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Point/Counterpoint: The Office Holiday Party

December 07, 2018 | Filed in: Take a Break

The office holiday party: a hotly anticipated event for some, a dreaded obligation for others. We love the bonding and the celebrating—we despair at the minefield of disastrous encounters, too little food, and dress code confusion. Writers and comics Colette McIntyre and Lori Goldman are office party veterans who’ve attended many an awkward soirée on the company dime. We asked them to debate the pros and cons of the office shindig, to settle the argument once and for all. 

Colette: Hello, Lori! Thank you for agreeing to debate me about a very controversial topic. Hopefully, at the end of this, we remain friends. There’s a chill in the air and Shannon in Marketing keeps showing up to work in elaborate festive brooches, which can only mean one thing: office holiday party season approaches. It’s a night I typically dread, but you love work holiday parties. Please explain.

Lori: I love an office holiday party more than I love pigs-in-a-blanket—and I once stalked a bat mitzvah cater waiter to get first dibs on the best dogs. The office holiday party is the only time of year when I can truly be myself at work. People get to see the real me—the “screaming Christmas song lyrics, eating fistfuls of Chex Mix” me. And if it doesn’t go over well, I can blame it on the ‘nog.

Colette: As a professional woman whose career has been built mostly on a foundation of pluck and pizzazz, this is what I’ve learned: the office holiday party is like my LinkedIn profile—sounds great, mostly lies. You think it’s going to be an amazing night bonding with coworkers, but a few hours later you realize that you’re the only soul on the dance floor (unless you count the inflatable snowman décor).

Lori: Disagree. If people can’t handle me at my dancing-with-a-snowman best, they have no business Slacking me on Monday. The party isn’t even the main event for me: I love the fun of getting ready with coworkers beforehand. Last year, the women on my team and I left work early and went shopping for outfits on party day. It was exhilarating!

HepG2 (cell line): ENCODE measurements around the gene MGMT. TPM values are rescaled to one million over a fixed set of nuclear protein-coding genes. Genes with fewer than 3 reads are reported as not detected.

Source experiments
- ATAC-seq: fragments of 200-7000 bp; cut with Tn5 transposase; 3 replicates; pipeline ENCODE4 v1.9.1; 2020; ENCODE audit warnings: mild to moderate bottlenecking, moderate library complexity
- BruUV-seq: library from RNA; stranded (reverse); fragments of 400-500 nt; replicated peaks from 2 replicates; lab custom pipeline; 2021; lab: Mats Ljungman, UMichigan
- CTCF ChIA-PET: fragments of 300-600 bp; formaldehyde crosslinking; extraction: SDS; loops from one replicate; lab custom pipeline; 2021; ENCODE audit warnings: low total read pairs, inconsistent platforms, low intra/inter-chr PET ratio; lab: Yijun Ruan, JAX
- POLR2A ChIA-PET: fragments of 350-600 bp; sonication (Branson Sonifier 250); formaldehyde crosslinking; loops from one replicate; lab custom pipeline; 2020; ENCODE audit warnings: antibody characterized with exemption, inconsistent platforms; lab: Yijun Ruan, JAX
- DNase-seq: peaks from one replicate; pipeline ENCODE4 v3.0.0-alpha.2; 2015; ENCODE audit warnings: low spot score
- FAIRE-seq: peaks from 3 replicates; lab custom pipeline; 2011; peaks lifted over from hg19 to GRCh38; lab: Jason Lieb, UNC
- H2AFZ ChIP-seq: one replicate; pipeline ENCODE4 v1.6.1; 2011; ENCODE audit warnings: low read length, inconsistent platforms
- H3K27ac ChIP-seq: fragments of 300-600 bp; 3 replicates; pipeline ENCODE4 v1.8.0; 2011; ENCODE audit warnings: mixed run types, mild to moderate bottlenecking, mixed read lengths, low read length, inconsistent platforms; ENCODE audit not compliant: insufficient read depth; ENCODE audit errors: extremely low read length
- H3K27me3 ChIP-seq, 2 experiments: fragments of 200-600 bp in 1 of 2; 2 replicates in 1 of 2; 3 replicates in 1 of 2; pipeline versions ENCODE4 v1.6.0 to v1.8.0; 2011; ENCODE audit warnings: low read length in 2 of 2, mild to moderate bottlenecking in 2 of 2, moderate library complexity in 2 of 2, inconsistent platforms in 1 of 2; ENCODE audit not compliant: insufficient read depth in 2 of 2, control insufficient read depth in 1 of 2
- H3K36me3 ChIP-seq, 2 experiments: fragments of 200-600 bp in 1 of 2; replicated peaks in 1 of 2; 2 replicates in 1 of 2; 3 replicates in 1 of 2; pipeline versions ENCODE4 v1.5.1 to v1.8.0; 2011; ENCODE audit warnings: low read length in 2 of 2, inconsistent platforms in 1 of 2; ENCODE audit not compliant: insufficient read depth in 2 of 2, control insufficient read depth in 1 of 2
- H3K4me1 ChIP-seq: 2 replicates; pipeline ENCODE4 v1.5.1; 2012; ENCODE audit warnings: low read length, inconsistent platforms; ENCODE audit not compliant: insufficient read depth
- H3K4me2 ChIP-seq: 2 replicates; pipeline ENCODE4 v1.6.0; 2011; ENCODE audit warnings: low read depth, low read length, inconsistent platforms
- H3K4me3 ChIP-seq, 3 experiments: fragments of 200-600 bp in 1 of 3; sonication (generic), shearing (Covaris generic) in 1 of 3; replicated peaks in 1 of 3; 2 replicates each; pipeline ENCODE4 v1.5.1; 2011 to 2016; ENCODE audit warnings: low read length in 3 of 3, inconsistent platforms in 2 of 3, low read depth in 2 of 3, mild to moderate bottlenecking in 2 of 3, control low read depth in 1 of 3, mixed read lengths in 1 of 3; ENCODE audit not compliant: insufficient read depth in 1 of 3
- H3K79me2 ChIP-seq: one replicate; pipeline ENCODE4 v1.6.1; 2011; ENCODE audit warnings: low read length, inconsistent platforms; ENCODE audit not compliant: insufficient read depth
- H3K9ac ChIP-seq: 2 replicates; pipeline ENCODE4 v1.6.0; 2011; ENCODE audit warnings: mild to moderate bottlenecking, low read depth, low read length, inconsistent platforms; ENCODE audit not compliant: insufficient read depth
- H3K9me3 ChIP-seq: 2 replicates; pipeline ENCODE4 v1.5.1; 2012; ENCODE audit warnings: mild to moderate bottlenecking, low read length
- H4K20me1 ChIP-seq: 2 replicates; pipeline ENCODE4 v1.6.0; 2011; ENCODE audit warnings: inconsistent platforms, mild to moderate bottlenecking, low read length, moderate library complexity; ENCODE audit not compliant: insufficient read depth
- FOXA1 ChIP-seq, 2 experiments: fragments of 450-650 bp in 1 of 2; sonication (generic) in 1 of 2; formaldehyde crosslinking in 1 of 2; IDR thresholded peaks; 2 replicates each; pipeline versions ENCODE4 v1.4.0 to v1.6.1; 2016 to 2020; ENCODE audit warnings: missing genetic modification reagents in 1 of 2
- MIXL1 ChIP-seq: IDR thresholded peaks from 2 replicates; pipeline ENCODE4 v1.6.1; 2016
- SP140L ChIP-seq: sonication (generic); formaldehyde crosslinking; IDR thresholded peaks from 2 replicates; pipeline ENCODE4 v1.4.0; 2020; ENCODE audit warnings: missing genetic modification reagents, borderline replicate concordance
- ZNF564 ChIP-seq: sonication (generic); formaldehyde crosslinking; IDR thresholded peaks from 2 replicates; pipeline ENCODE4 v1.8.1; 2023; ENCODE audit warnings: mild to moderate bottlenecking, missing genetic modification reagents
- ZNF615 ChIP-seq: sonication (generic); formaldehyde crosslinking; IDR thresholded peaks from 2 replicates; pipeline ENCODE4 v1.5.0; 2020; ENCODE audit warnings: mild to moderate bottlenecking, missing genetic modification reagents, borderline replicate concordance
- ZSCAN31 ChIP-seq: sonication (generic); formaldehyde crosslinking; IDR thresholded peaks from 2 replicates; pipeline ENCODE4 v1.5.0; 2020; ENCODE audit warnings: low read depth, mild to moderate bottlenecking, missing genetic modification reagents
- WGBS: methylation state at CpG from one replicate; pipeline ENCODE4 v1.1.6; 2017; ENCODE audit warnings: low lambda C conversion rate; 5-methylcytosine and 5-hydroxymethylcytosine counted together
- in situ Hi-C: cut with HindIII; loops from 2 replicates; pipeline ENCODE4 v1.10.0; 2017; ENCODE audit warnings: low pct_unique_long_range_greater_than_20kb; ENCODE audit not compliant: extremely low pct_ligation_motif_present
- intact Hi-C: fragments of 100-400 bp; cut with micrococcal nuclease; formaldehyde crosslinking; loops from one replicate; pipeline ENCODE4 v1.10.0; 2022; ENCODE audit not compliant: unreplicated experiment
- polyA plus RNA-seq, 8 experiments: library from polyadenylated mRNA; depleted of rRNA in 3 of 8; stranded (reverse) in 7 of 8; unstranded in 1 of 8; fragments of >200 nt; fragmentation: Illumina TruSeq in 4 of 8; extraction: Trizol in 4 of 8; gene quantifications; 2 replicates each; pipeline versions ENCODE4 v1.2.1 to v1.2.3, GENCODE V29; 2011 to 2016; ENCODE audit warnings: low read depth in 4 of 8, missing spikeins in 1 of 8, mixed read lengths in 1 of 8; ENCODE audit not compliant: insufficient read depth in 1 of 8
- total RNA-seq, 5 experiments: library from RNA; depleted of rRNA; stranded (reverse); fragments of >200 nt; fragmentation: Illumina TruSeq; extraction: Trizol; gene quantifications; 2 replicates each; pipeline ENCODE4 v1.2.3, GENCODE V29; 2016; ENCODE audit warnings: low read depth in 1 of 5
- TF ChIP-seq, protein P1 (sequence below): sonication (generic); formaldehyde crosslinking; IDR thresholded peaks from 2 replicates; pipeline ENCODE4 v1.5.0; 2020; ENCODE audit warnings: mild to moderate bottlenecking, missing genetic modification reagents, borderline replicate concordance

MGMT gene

Colette: I reject this argument, because deciding what to wear to the party is the hardest part. In my experience, there’s always someone who takes the “holiday attire” directive too seriously, showing up decked out in accessories that require triple-A batteries. I don’t need the glow from your surprisingly powerful Christmas light necklace to reveal that I’ve anxiously sweated off my cat-eye liner!

Lori: You have a point. That’s why I’ve developed a flawless three-part plan to dress for the office holiday party. It may or may not involve a cape.

Colette: The two things I love most in this world are capes and multi-step plans. Proceed.

Lori: Step One: Wear something that works for a party and your workday—something professional and polished, but a tiny bit festive.

Step Two: When it’s party time, add a showstopper: statement shoes, sparkly jewelry, a red lip—perhaps even a velvet cape, if you feel ready to ascend to that level of festivity. 

Step Three: Holiday flair. Show Shannon in Marketing that she’s not the only woman who knows her way around a thematically appropriate brooch. Go big! There are no rules.

Colette: I have to stop you right there, because there are so many rules, Lori. Every office rule still applies, and the chance to make a career-ruining mistake is way too high, to say nothing of the potentially embarrassing next-day gossip. 

Lori: If you keep your wits about you, the only potential downside of the office holiday party is the food. Either there’s not enough, or there’s too much of the stuff you don’t want.

Colette: That’s where you’re wrong. I love cocktail party food. Skewering tiny cubes of cheese means that you always have something to do with your hands. If you run out of small talk, you can point at the odd-looking thing on the charcuterie plate and say “Hey, look at that.” That’s five minutes of entertainment right there! 

Lori: I once worked at a company with a Danish CEO who decided that the only holiday party hors d’oeuvres we needed were smoked fish and purple cabbage. Let me tell you, it was not hygge.

Colette: I think we can both agree on one thing—no matter how the actual party goes, the morning after is never fun. It seems like every office holiday party is scheduled for a Wednesday or Thursday night in an attempt to ensure the festivities end at a decent hour (which never happens). And then everyone has to spend the next day at work pretending they’re not completely exhausted.

Lori: That’s true. The only thing that saves that next work day is a massive catered lunch order. I’m partial to Italian—lasagna, garlic bread, meatballs. It pairs especially well with the next-day gossip. Actually, I might actually consider that the real office holiday party. 

Colette: Midday carbo-load with coworkers? That’s an office holiday celebration that even I can get behind.

Lori: Want to come over and order mozzarella sticks and watch The Holiday?

Colette: I thought you’d never ask.


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